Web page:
Alexander Technique Masterclass with Don Weed D.C. Wednesday 1st June

helena and don in an Alexander Technique lesson on dancing This enjoyable and informative session offers an opportunity to work with one of the most pioneering teachers of the Alexander Technique. Don will introduce you to his unique approach to the Alexander Technique – the Interactive Teaching Method (ITM).

Don’s extensive background as an actor, singer, director and performance coach has provided the basis for the performance workshops that he has taught across the United States and Europe. In addition, his training and practice as a doctor of chiropractic have given him insight and experience into practical movement mechanics as well as an understanding of our structural needs.

The ITM Alexander Technique is a powerful tool for change, which can bring about lasting improvements in physical & mental performance. It can be used to enhance a person’s co-ordination & comfort in everyday tasks, as well as more specialised activities, such as music, dance or sport.

The event is open to all – beginners and experienced students alike.

Location: Quaker Meeting House, 7 Victoria Terrace, Edinburgh, EH1 2JL
Date: Wednesday 1 June 6.30pm – 9.30pm
Admission: £10 – All levels of experience welcome

Reserve your place online: don-weed-alexander-technique-edinburgh.eventbrite.com

If you would like to book a different way or have any questions you can email me on nicola@reasontochange.co.uk

You have my complete, divided attention

Have you ever noticed what’s going through your mind during conversations? Are you listening or are you wondering what the person speaking meant? Are you wondering whether those listening might be judging you? Are you just waiting to jump in and tell a story of your own?

A more modern possibility – are you (surreptitiously) looking at your smart phone?

How many times during a day do you do just one thing at a time?

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(When) does age related degeneration happen?

I was watching Wimbledon over the weekend and in the mixed-doubles final a comment by a commentator got my attention:

No-one’s told Leander Paes that as you age your reaction times slow down“.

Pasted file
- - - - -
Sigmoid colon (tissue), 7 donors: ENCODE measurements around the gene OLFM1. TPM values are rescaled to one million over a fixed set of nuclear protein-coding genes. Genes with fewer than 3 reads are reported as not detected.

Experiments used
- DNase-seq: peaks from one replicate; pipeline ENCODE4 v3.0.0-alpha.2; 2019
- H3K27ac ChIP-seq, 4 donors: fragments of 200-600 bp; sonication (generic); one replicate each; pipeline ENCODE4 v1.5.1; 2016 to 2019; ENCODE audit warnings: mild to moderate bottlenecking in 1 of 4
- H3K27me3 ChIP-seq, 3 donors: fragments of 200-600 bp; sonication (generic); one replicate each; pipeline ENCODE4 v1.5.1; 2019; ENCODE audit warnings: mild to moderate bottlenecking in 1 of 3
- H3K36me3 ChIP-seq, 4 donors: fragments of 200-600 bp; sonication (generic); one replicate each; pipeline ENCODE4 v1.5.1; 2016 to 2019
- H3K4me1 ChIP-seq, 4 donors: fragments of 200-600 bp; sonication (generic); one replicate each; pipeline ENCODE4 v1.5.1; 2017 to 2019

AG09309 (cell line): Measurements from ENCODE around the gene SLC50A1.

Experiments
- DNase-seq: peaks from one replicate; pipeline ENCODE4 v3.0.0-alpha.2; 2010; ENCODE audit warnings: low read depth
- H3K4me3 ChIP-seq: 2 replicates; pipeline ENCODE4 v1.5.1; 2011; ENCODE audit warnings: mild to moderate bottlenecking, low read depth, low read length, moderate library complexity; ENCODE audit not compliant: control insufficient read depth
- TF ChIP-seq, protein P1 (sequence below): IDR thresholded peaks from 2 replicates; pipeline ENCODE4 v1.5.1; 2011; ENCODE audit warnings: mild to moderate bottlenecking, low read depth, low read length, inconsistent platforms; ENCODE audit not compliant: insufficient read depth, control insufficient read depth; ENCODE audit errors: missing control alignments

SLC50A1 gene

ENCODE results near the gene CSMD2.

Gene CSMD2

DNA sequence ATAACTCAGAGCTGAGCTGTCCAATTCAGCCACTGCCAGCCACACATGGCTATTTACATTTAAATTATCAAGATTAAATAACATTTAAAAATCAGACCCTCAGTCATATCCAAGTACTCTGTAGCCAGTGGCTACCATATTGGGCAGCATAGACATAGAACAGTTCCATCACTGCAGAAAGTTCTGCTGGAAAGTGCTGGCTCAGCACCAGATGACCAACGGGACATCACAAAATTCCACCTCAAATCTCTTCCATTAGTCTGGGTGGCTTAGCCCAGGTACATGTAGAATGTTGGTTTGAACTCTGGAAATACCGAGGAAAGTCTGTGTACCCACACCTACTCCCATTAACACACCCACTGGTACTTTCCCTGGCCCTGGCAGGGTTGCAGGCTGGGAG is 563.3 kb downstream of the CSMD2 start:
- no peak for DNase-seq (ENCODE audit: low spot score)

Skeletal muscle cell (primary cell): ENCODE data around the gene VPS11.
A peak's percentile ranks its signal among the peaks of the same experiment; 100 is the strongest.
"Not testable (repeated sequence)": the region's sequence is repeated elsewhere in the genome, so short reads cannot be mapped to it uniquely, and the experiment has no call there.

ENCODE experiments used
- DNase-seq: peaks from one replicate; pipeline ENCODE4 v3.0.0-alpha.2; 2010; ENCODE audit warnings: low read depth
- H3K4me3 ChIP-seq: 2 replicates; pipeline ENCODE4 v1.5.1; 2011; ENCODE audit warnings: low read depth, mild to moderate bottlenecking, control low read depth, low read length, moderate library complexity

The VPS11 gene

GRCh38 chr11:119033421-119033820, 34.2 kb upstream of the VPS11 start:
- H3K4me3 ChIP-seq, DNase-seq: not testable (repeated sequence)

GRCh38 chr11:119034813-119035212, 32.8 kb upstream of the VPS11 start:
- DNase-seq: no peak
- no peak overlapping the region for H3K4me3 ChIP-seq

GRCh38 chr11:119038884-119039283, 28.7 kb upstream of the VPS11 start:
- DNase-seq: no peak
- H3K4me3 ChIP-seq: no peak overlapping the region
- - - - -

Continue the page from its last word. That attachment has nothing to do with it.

He’s 42.

It made me wonder about our expectations of age-related degeneration. Yes, there are mechanical, physical processes which take place – but when?

And clearly Paes’s reaction times were not diminished – hence the comment (and the match outcome, though Martina Hingis also had something to do with that).

In the Alexander Technique we work with people’s thinking. We find that we move in accordance with our ideas.

Many of our ideas, our thoughts can become self-fulfilling prophecies.

A great example is an experience my trainer Don Weed tells, of an adult organist who had had polio as a child and lost 80% of the ability to flex her right ankle.

After working with her for 30-40 minutes her range of flexion increased from 20% of normal to over 80%.

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The Alexander Technique is not a quick fix

In a first lesson I like to have plenty of time so the student and I can have a chance to see if we will be comfortable working together.

We start off with a chat where I find out what has brought them to the session. Then I introduce some basic ideas and fundamental concepts in the form of a short talk. We’ll work with these in all future lessons. Next we do a hands-on demonstration lesson where the student gets to experience the lesson processes.

Recently, in a first lesson with a new student I was asked if I could skip the introductory talk and get directly to the bit where I tell them specifically and directly what to correct about their chosen activity.

I couldn’t do that.

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‘Oh, that sounds like mindfulness’

Recently during conversations around the question ‘What is the Alexander Technique?’ a number of people have said ‘Oh, that sounds like mindfulness’.

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